>I have a MacBook, a Windows 7 box and an old Windows XP with softwares that
                >I must keep, for support reasons. I had a Linux box too, but I don't longer
                >have it. In all machines I use the same Vim/gVim configuration, plugins,
                >syntax, indentation, etc, etc, etc. This is a long answer so...
                >
                >First, I have a HOME environment variable in all machines. For Mac and
                >Linux this is natural but on Windows you must do it your self. In my two
                >Windows boxes I install Cygwin providing me with a much better shell than
                >the original cmd. So my HOME environment in those Windows points to my user
                >directory in Cygwin installation. So I put put my '.vim' folder in the HOME
                >directory as usually its done on Mac or Linux. This means that even Cygwin
                >Vim will work with the same configuration as Windows Vim.
                >
                >On Windows, if Vim doesn't find a '_vimrc' file it will look for a '.vimrc'
                >file. That was easy but the trick part is that it will not set the
                >'runtimepath' option with the '.vim' folder. It will stick with 'vimfiles'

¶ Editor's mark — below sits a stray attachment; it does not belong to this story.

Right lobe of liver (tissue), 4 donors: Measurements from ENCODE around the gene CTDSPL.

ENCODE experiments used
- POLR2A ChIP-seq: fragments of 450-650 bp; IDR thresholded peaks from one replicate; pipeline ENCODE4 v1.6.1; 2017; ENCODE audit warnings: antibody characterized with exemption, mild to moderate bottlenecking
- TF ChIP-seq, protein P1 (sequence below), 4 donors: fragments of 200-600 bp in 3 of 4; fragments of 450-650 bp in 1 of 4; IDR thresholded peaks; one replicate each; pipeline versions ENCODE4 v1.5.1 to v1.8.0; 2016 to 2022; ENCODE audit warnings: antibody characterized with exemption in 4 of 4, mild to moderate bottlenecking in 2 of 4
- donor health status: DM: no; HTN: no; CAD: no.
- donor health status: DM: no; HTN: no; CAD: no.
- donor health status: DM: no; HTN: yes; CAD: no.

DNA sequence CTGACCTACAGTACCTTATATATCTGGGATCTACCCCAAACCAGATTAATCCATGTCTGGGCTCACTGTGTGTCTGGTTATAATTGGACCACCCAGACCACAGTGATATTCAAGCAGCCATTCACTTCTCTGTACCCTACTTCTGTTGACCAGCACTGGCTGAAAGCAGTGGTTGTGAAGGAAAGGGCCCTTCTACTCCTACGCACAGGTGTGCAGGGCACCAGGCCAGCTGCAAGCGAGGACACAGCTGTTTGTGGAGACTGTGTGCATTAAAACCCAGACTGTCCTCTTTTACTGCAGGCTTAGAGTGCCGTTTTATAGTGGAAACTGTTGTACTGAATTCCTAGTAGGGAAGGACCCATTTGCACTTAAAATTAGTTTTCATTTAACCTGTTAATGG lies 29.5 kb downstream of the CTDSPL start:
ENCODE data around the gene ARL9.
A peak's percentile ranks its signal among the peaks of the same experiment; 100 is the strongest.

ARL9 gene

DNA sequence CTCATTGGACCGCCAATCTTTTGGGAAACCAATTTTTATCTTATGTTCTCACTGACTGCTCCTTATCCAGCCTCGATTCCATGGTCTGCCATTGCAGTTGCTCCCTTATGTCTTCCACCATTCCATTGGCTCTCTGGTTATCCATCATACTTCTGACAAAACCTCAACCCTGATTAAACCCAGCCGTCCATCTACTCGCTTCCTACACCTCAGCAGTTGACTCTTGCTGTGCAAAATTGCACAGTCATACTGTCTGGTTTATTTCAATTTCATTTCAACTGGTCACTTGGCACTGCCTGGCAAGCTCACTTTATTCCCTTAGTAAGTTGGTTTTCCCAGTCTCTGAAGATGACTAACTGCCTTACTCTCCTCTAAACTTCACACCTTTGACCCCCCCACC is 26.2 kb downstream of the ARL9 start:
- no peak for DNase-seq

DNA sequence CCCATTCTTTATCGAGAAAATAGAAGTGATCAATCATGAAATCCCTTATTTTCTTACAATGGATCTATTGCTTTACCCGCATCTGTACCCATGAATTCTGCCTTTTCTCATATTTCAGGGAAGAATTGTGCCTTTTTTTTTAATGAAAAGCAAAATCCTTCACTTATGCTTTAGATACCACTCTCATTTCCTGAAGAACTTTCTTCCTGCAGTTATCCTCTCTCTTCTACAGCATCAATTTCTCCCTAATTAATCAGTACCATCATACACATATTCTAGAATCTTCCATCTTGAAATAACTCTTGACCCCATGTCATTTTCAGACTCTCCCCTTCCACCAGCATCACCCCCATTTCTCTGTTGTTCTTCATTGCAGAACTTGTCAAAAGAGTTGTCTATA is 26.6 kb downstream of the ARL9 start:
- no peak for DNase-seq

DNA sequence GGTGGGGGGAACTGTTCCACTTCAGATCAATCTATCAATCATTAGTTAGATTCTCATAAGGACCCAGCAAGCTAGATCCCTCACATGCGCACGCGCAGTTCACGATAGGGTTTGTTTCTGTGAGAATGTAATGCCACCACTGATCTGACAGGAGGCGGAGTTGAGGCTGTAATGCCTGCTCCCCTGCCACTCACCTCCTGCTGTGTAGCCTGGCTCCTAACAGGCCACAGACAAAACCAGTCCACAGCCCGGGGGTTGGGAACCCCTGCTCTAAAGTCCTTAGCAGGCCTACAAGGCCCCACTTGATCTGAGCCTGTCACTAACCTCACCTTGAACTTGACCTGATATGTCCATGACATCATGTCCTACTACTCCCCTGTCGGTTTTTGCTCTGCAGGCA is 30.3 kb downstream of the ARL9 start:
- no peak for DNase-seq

>folder. So I work around that by moving '.vimrc' and '.gvimrc' inside
                >'.vim' directory renaming it just 'vimrc' and 'gvimrc'. In my HOME
                >directory the '.vimrc' file have this content in all machines:
                >
                >if has('win32')
                > let &runtimepath=substitute(&runtimepath, 'vimfiles', '.vim', 'g')
                >endif
                >runtime vimrc
                >
                >And the '.gvimrc' in the root of my HOME directory has only:
                >
                >runtime gvimrc
                >
                >To keep the '.vim' directory in sync with all my machines I use git. I
                >don't use plugin managers because I usually made some changes in the
                >plugins I get. Is really rare I get a plugin and don't change anything so I
                >prefer manual installations. But you can still use the plugin manager you
                >like most removing the directories and files from git versioning with the
                >help of '.gitignore' file.
                >
                >I used Dropbox once. Its a more complicated setup since you cannot just